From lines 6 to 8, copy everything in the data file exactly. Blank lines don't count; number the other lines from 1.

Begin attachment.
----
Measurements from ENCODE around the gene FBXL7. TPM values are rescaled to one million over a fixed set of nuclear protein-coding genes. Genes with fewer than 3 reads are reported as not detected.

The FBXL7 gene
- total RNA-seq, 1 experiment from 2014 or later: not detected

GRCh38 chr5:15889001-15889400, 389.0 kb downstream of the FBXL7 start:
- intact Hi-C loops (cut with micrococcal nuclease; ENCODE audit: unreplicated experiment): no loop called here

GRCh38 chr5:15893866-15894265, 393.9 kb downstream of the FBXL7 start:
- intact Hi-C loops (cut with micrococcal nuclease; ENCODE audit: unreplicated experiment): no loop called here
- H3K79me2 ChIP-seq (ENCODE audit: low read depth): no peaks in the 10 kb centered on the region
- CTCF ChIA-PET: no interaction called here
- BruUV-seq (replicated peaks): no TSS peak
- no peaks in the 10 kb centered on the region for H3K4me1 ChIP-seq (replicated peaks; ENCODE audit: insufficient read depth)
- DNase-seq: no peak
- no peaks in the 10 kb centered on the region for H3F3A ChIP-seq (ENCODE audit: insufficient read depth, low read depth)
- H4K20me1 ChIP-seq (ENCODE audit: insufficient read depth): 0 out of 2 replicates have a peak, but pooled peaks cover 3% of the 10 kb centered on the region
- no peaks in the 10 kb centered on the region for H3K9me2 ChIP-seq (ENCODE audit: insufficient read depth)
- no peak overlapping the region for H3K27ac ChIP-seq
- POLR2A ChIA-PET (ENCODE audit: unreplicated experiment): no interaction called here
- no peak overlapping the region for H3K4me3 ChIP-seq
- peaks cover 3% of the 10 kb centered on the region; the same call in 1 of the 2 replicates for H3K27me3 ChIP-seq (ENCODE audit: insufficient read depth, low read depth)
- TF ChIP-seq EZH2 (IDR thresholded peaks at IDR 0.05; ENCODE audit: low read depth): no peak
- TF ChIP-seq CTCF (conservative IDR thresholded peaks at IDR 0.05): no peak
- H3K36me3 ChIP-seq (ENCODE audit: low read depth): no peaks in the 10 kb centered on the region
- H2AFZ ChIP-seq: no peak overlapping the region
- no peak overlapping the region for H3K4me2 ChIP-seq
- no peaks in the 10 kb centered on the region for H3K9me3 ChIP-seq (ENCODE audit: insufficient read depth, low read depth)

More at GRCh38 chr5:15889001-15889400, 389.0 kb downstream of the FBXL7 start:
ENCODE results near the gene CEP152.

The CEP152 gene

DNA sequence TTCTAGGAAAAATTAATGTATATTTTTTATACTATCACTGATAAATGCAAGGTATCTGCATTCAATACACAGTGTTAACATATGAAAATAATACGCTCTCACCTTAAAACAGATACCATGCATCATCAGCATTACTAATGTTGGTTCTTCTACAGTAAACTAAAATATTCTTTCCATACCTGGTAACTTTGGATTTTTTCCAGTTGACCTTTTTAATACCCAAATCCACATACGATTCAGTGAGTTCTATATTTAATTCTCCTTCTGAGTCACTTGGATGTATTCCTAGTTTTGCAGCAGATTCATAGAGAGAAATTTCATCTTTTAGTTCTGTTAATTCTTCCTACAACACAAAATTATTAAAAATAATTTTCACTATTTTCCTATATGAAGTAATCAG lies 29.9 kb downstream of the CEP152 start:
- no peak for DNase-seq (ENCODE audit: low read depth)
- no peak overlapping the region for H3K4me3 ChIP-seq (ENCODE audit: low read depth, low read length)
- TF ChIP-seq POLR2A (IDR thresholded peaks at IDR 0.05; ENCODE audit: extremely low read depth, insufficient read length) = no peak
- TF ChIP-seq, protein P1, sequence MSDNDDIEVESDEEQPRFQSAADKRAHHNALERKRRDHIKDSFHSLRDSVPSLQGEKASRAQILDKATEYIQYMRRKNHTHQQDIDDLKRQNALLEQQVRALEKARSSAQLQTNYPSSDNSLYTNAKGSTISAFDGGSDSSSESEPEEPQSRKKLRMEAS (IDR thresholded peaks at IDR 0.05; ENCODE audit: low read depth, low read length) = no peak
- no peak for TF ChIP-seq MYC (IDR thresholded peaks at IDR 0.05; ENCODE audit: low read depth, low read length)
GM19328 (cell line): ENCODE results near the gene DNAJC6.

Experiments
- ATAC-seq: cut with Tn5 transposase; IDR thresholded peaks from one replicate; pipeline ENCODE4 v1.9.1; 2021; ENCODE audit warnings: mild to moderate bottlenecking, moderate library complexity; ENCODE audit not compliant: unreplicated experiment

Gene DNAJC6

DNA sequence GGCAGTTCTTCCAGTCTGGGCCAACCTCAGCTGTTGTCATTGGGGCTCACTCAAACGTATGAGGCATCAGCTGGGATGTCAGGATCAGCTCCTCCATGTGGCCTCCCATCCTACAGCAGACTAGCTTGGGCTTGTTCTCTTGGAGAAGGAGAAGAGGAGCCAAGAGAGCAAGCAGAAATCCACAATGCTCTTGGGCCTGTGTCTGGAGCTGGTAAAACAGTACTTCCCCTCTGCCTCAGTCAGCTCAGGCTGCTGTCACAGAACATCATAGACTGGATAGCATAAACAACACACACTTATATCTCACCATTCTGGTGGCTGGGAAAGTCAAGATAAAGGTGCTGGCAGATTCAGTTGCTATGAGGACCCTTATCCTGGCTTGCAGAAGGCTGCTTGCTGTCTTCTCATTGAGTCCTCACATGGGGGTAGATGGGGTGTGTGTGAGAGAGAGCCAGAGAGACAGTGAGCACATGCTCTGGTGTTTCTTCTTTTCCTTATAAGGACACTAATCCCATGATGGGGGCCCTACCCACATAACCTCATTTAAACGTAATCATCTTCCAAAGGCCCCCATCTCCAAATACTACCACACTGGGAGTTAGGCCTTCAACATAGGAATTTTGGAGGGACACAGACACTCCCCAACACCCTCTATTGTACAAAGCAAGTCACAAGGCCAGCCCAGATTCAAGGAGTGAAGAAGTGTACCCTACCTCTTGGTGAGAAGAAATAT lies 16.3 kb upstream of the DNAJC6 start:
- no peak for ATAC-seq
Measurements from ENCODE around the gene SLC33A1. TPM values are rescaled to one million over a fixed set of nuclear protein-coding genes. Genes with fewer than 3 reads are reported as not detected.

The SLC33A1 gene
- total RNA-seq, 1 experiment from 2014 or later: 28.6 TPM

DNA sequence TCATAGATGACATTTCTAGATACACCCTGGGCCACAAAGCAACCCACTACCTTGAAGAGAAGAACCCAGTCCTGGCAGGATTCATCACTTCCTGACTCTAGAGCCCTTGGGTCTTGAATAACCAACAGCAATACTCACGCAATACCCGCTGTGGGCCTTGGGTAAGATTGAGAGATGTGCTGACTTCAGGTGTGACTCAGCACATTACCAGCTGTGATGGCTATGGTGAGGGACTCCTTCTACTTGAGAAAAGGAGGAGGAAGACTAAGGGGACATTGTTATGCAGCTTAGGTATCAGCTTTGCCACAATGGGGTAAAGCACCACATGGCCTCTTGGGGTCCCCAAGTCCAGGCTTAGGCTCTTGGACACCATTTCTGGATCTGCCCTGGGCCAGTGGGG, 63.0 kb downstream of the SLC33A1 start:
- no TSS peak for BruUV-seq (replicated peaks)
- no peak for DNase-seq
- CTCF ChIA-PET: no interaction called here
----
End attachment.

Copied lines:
GRCh38 chr5:15893866-15894265, 393.9 kb downstream of the FBXL7 start:
- intact Hi-C loops (cut with micrococcal nuclease; ENCODE audit: unreplicated experiment): no loop called here
- H3K79me2 ChIP-seq (ENCODE audit: low read depth): no peaks in the 10 kb centered on the region